Re: removal of rear wheel on cox stockman ride on mower
These wheels are usually just held on with a Key way, ALOT OF TIME they offer resistance because they are rusted insode the rim and are needing a mallet to hit them from the inside pretty hard.
Turn it as you can usually a lever on the back side of the mower can be pulled out without the brake on to slip the transmission into nuetral. Turn the tire. I have used a small peice of 2x4 as well because a hammer dont fit well. Good luck I will watch this post and search my Diagrams to see if i have this rider tmrw at work.!
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Old question, but maybe this will help others:
Here is the answer for all Cox Stockman machines fitted with a single large bolt through clutch cone. Below it you'll find a VERY GOOD REASON WHY YOU SHOULD NOT DO IT!!!
1. Disconnect the negative (-) lead from the battery.
2. Loosen the four bolts that secure the engine and slide engine backwards.
3. Remove the 'R Clip' on the link rod at the front of the clutch carrier, then disconnect the link rod.
4. Loosen all four grub screws on the drive plates and slide them as far out as you can.
5. Raise the rear of the machine and secure with axle stands or some other method that will leave you with a SAFE WORKPLACE!
6. Remove the 9/16" locknut on the clutch pivot bolt (under the rear of the machine), then unscrew the pivot bolt. Do not try to drive it out with a punch, as it is screwed into the adjusting plate.
7. When bolt is removed, slide the rear of the carrier across to one side and the front of the carrier to the other side ( to clear the bracket at the front of the carrier) and work the whole assembly forward enough to clear the rear chassis rail. Then drop it down and remove the assembly from the machine.
To replace the cone, lock the large bolt head into a vice, then use a 2 or three pronged lock bar to unscrew the pulley from the bottom of the bolt. Then, fit a new cone onto the bolt and reverse teh entire process.
Now, here's why you should NOT DO THIS AT HOME!!!!!!!!!!!!!!!!!!!!!!!
If you don't read this part, I absolutely guarantee that it will end up costing you far more money than if you'd sent the machine to a Cox Service agent ( I am one).
About the only thing on any Cox machine that requires specialist knowledge and tooling to correctly repair, is the drive cone clutch system. Removing and replacing the drive cone itself is the easiest part of the process and I have seen it done by plenty of people. I've also spent plenty of time then fitting another new cone to their machine, because the one they put on is now stuffed. The drive cone is just one part of an assembly and if the entire job is not done correctly the FIRST TIME, the new cone can be destroyed in a very short time. And the only way to do the entire job correctly is to have the special tools and knowledge. No if's, no but's and no maybe's!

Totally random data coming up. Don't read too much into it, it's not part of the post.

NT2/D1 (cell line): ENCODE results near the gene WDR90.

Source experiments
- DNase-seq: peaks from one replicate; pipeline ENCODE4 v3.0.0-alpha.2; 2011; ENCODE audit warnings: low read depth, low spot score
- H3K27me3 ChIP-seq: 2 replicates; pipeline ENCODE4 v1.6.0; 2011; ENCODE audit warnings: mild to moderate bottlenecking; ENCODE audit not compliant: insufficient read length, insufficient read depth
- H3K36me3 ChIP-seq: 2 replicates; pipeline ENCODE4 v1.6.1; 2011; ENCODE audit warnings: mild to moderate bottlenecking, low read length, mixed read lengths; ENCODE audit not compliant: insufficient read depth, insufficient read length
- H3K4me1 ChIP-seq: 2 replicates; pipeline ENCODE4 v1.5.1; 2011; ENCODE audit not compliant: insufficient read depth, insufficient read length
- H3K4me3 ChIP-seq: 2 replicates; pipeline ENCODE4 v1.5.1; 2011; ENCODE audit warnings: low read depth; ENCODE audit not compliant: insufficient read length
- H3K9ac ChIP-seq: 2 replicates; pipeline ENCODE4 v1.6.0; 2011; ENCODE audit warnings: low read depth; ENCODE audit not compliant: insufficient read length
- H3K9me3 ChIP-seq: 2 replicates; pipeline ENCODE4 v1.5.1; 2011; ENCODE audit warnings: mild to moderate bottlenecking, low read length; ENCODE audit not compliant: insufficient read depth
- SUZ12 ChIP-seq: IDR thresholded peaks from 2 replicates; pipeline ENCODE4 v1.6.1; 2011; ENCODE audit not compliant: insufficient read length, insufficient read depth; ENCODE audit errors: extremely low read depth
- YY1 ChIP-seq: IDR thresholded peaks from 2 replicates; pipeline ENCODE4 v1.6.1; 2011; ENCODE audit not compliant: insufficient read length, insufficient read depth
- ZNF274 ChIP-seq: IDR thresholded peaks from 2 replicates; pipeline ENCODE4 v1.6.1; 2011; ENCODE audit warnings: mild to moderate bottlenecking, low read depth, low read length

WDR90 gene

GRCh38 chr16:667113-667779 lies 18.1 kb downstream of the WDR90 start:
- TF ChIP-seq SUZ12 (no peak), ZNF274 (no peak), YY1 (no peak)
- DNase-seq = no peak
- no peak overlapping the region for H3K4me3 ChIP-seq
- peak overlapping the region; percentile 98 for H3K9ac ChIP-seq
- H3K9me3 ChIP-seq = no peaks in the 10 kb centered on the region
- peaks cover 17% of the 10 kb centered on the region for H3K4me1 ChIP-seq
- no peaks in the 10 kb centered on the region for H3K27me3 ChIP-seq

You will have to put it on ramps or find some way to get it off teh ground so you can get under the deck. The blades will have 1 large nut that you need to remove and thats it. Just take the nut off replace the blade and put the nut back on.
Yes, Undo the 32mm nut, first.
And, don't get the bearings dirty with dust from the brake drums, or , if you do, replace the inner and outer bearings with new greased up ones.REAR DRUM BRAKES Brake Drums REMOVAL & INSTALLATION CAUTION Brake linings contain asbestos. Asbestos is a known cancer-causing agent. When working on brakes, remember that the dust which accumulates on the brake parts and/or in the drum contains asbestos. Always wear a protective face covering, such as a painter's mask, when working on the brakes. NEVER blow the dust from the brakes or drum.
Raise the vehicle and support safely.
Remove the wheel and tire assembly.
On vehicles without rear bearing hub, remove the dust cap, cotter pin, nut lock, wheel bearing nut and washer from the spindle. Remove the outer wheel bearing. Remove the drum with the inner wheel bearing from the spindle. If the drum is difficult to remove, remove the plug from the rear of the backing plate and push the self adjuster lever away from the star wheel. Rotate the star wheel to retract the shoes. Remove the grease seal.
If equipped with a rear bearing hub, remove the drum by removing the retainer screws from the drum and pulling the drum from the hub assembly. If the drum is difficult to remove, remove the plug from the rear of the backing plate and push the self adjuster lever away from the star wheel. Rotate the star wheel to retract the shoes.
On vehicles equipped without rear bearing hub, lubricate and install the inner wheel bearing. Install a new grease seal. Install the drum to the spindle. Lubricate and install the outer wheel bearing, washer and nut. Adjust the bearing preload following the procedure outlined in the "Rear Wheel Bearing'' of this section. When the bearing preload is properly set, install the nut lock and a new cotter pin. Install the grease cap.
On vehicles with rear bearing hub, install the brake drum to the hub assembly and install the retaining screws.
Install the wheel and tire assembly. Adjust the rear brakes as required.
Apply the brakes until a firm pedal is obtained, prior to moving the vehicle.
The wheels are not designed for easy removal. You have to pop off the hub cap, remove a retaining ring (which is easier with a special tool), and then pull off the wheel (which may require a special puller tool). So don't do it. Jack up the tractor and you can remove and replace a tire on the rim without taking the wheel off.
Good luck! If this is helpful, please rate my answer, thanks!
Do you have the rim and tire off and you want to remove the hub?
I believe every rider mower and tractor I've had and worked on had the rear tire attached to the hub as in a car, with lug nuts or lug bolts. Check to see if there are four or five lug bolts that hold the rim onto the hub.